Minnesota legislators put both the state’s balanced budget and Minnesotans’ health at risk with the Health and Human Services budget bill signed into law this session. The legislation cuts $463 million in general fund spending in FY 2018-19 for the portion of the budget that includes critical services for sick children, Minnesotans struggling with mental health issues or addiction, people with disabilities, and the elderly. The bill relies on fund transfers and various shifts to make up some of the difference. But it has left Minnesotans more vulnerable to federal policy changes, such as those that threaten access to affordable health care through the Children’s Health Insurance Program (CHIP), MinnesotaCare, and Medicaid.
Putting affordable health care in jeopardy with risky financial choices and a new layer of unnecessary bureaucracy
For over two decades, a 2 percent provider tax has generated revenue intended to fund statewide access to affordable health insurance. The revenue from the provider tax accrues in the Health Care Access Fund (HCAF). From there, it typically covers the state’s share of MinnesotaCare and a portion of Medical Assistance, health insurance options for Minnesotans who can’t afford the insurance offered by their employer or on the individual market.
Prior to the 2017 Legislative Session, the provider tax more than covered all of its commitments until FY 2021. As a result, a surplus built up in the HCAF. The surplus was projected to rise to $1.2 billion by FY 2021. This critical reserve could have helped offset any forthcoming federal cuts to health insurance assistance. It could have financed innovative new policies to connect even more Minnesotans with affordable health insurance, building on our past successes to ensure that fewer Minnesotans would need to choose between pay for a prescription and making a car payment.
Instead, the HHS budget bill nearly empties the HCAF, using those funds for existing services previously financed by the general fund and paying for the state’s high-risk pool for health insurers. As a result, the HCAF will have just $4.4 million available in FY 2021. This leaves Minnesota with fewer resources to respond if federal policymakers follow through on their plans to slash federal health care funding.
Making matters worse, policymakers left in place the scheduled cancellation of the provider tax in FY 2020. As a result, the HCAF will almost certainly face a deficit in FY 2022. Extending the provider tax would be a simple way for the state to maintain its commitment to affordable health care, and was included by Governor Mark Dayton in his budget proposal.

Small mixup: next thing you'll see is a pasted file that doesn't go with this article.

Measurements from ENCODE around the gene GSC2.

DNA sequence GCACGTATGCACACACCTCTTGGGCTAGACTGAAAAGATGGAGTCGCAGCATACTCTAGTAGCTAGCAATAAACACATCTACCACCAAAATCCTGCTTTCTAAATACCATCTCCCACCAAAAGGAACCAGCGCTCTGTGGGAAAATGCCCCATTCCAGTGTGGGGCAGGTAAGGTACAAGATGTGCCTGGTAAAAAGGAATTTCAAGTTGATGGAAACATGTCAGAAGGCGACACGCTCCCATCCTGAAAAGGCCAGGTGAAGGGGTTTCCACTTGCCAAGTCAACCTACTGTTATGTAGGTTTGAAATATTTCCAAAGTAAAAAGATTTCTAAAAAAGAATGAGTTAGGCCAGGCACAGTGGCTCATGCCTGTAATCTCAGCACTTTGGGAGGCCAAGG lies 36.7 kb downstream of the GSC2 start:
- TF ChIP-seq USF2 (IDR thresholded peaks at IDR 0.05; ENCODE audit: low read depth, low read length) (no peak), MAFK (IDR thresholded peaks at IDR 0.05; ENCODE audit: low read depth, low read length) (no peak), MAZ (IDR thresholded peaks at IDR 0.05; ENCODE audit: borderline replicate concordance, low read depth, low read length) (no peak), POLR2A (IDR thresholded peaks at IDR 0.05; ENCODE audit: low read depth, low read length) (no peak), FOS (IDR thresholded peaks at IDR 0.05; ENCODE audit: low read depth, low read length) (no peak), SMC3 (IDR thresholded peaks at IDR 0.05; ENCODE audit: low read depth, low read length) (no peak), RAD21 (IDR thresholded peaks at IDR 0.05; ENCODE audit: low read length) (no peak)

Minnesota policymakers also put low-income Minnesotans’ health coverage at risk by enacting a new paperwork barrier to affordable health insurance. Minnesotans who have already filled out forms to become eligible for Medical Assistance will now be subject to an additional verification program. If the experience of other states is any guide, this new program will likely result in people losing their health insurance even when they are eligible for assistance.
Shifting state costs to health care providers and counties
The bill includes a cut to the amount Medical Assistance pays to the providers of health insurance for low-income Minnesotans. The lower rates will make it harder for the insurers to find doctors and other health care providers who can serve low-income Minnesotans without taking a loss. That could mean reduced access to care for the more than 1 million Minnesotans who are covered by Medical Assistance, including many of our most vulnerable neighbors.
The bill also reduces funding to counties for assessments for long-term services for people with disabilities by $19 million in FY 2018-19. This policy change was included without any prior hearings on the impact of the funding shift.
Accounting gimmicks leave Minnesota more exposed to future risk
The bill delays payments to health insurers by a few months. On paper, that creates $173 million in “savings” for FY 2018-19 and $24 million for FY 2020-21. In reality, the state will need to make up for some of these savings by paying providers what they are owed in FY 2022-23.
Some progress made on improving Minnesotans’ access to affordable child care
Minnesota policymakers took a step in the right direction by removing a barrier to stability for families participating in the Child Care Assistance Program (CCAP). CCAP makes child care affordable for low- and moderate-income families. While the new HHS budget will not reduce the CCAP’s 2,000-family waiting list, it will invest $19 million in FY 2018-19 and $30 million in FY 2020-21 to make the program work better for child care providers and the families they serve.
Minnesotans deserve better
The HHS budget determines how Minnesota will support many of our most vulnerable neighbors — seniors, children, people with disabilities or struggling with addiction, and Minnesotans who have just plain had a string of bad financial luck. Given the state projected a $1.7 billion surplus for FY 2018-19, policymakers had an opportunity to thoughtfully invest in policies that would support these neighbors in their efforts to get ahead. In one especially disappointing example, policymakers chose to leave the Minnesota Family Investment Program cash grant amount stagnant for the 31st year in a row — meaning Minnesota’s most economically struggling families will still have to somehow try to make ends meet on a budget that won’t even cover the cost of rent.
By choosing disinvestment and budget gimmicks over investments in the everyday Minnesotans who face significant barriers to financial stability, the HHS budget doesn’t just miss an opportunity to make our state stronger. In a time of great uncertainty, it leaves our existing supports much more vulnerable to threats from the federal government.